Docmd.runSQL with Access 2000 runtime

I am having troubles running a "docmd.runsql" statement on a machine with the Access 2000 runtime version installed.  The statement (and code) works fine on any machine with full Access on it but shuts down the database on my runtime machine.  The command looks like:

DoCmd.runSQL sqlstring

The "sqlstring" is a delete command something to the effect of "Delete * from  tblTableName ..."

The interesting thing about this ( to me anyways) is that it doesn't give a error message.  It pops ups a window with the message "Microsoft Access for Windows has encountered a problem and needs to close.  We are sorry for the inconvenience." and gives the option to send or not send a notification to Microsoft.

Is this an error with just that copy of Access Runtime or should I go about this delete a different way for my runtime machines
UDRCprogramerAsked:
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ArjiCommented:
It should work the same but that error may indicate a corruption in the app.  Try compact and repair to see if that helps.

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Jim HornSQL Server Data DudeCommented:
Couple of possibilities...
(1)  The SQL of the query you're trying to delete is incorrect.
(2) Try placing DoCmd.SetWarnings False before the line, and DoCmd.SetWarnings True after it.  This will get rid of the "You are about to delete some records" msgbox.
(3)  The table you're trying to delete from is read-only as another form/recordset has it locked up.
kirenievsCommented:
Do you have a good error handling routine in the procedure. It's crucial workong with runtimes.

All procedures should have somthing like this

Privat Sub YourProcedureName()

On Error GoTo Err_YourProcedureName

.....

Your code here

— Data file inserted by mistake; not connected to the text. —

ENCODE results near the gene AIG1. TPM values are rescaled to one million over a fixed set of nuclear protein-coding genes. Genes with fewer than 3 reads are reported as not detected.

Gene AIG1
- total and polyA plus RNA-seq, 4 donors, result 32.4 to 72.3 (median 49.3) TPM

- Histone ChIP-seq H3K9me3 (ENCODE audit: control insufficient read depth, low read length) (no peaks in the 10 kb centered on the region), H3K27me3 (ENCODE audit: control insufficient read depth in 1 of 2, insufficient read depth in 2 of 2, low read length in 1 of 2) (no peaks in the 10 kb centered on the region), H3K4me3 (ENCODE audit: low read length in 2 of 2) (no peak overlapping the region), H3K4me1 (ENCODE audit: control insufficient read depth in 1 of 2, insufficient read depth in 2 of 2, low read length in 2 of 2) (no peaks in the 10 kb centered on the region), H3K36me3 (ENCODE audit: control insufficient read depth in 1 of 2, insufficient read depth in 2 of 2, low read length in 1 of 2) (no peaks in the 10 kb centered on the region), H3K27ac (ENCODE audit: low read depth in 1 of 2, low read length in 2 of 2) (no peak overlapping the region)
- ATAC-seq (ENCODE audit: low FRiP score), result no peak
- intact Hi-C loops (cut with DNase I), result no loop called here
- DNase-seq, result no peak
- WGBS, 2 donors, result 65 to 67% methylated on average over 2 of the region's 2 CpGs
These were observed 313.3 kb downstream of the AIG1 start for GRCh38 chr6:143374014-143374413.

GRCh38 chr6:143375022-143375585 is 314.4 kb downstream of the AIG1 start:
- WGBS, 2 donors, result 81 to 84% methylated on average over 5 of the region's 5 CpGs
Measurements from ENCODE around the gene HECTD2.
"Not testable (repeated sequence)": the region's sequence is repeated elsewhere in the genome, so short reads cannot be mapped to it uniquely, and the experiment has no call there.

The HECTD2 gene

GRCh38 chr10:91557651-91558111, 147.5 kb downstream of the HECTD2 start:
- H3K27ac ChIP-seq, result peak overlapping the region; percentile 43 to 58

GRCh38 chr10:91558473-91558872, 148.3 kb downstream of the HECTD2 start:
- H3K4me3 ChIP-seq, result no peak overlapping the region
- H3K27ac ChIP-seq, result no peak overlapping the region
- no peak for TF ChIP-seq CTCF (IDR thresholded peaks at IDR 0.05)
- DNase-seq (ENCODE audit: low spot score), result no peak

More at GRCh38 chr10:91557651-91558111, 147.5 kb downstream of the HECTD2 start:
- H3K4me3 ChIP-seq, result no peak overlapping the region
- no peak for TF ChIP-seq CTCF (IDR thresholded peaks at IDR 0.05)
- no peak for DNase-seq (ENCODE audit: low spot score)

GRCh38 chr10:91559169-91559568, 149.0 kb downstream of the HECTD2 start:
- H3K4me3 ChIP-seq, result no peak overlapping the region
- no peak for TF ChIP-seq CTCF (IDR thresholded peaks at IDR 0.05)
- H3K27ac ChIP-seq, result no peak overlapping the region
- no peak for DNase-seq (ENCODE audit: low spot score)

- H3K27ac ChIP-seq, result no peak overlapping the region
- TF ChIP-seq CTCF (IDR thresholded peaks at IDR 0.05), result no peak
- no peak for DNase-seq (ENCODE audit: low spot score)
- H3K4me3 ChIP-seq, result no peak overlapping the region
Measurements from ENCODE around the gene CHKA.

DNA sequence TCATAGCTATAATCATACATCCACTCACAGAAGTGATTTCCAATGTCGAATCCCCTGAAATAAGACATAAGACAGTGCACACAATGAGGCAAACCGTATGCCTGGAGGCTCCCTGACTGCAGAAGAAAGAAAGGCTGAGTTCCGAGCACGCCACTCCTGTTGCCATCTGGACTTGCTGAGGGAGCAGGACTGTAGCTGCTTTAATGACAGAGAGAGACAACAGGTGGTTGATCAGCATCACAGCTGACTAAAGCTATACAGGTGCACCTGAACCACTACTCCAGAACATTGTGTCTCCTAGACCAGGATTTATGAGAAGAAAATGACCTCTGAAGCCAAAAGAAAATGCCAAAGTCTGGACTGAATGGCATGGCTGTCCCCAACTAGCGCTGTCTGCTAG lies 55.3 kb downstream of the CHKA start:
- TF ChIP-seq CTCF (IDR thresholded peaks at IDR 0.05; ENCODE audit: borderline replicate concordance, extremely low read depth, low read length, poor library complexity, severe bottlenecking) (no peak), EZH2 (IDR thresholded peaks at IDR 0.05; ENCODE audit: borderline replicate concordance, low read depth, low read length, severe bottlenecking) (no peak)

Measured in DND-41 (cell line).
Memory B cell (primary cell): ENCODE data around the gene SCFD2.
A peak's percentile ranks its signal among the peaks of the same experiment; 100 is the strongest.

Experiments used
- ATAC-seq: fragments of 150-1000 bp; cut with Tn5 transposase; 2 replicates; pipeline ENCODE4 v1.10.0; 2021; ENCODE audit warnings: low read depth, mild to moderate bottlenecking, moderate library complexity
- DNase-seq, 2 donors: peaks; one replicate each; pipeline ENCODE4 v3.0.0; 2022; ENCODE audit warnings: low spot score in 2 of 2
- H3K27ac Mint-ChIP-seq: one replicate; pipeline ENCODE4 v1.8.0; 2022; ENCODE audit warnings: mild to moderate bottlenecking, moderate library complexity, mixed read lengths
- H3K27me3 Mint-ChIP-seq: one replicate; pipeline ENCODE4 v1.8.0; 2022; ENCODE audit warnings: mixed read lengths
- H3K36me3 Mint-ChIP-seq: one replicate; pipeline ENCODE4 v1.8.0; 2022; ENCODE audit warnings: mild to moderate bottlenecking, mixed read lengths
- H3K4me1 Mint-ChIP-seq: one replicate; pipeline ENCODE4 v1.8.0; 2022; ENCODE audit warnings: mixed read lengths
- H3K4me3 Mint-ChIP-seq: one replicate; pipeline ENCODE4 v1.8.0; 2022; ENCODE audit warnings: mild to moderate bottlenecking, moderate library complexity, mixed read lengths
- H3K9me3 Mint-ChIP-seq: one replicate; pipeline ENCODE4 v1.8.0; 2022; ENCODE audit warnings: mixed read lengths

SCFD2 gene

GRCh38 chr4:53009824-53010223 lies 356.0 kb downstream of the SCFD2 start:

Exit_YourProcedureName:
'Eventually some cleanup here like Docmd.setwarnings True etc
Exit sub

Err_YourProcedureName:
msgbox Err.number & ": " & Err.description
resume Exit_YourProcedureName

End Sub

This is a very simple variant. It's important with the resume after an error has occured. The simplest error handling of them all is On Error Resume Next in the top, but then you will never see any errors. That will make it difficult to find unknown error.
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ArjiCommented:
kirenievs has a very good point.  There is a free utility for Access called MZ Tools, http://www.mztools.com that will add error handling code to your procedures.  It can even be customized to add what you want it to.  I use the freeware version of it and it's a great add-in.
kirenievsCommented:
Good tip. Today I do all the typing myself and that I sometimes (too often) do not do proper error handling. So I sure will try this.
ArjiCommented:
It does a lot more than just error handling code.  Be sure to check out the templates so it will insert the kind of code you want.  I modified the error handler template to add what you posted above.
UDRCprogramerAuthor Commented:
I appreciate everyones input.  It turns out that the simplest solution was the one that worked (compact and repair).  I did, however, go back a tighten up my error handling.  EE has once again prevented a headache with a simple solution, best $10/mo. I ever spent.  Thanks again everyone...
Jim HornSQL Server Data DudeCommented:
>best $10/mo. I ever spent.
We may refer some other individuals to you whom often believe that $10/month should buy them complete solutions, on-demand, without criticism.  :)
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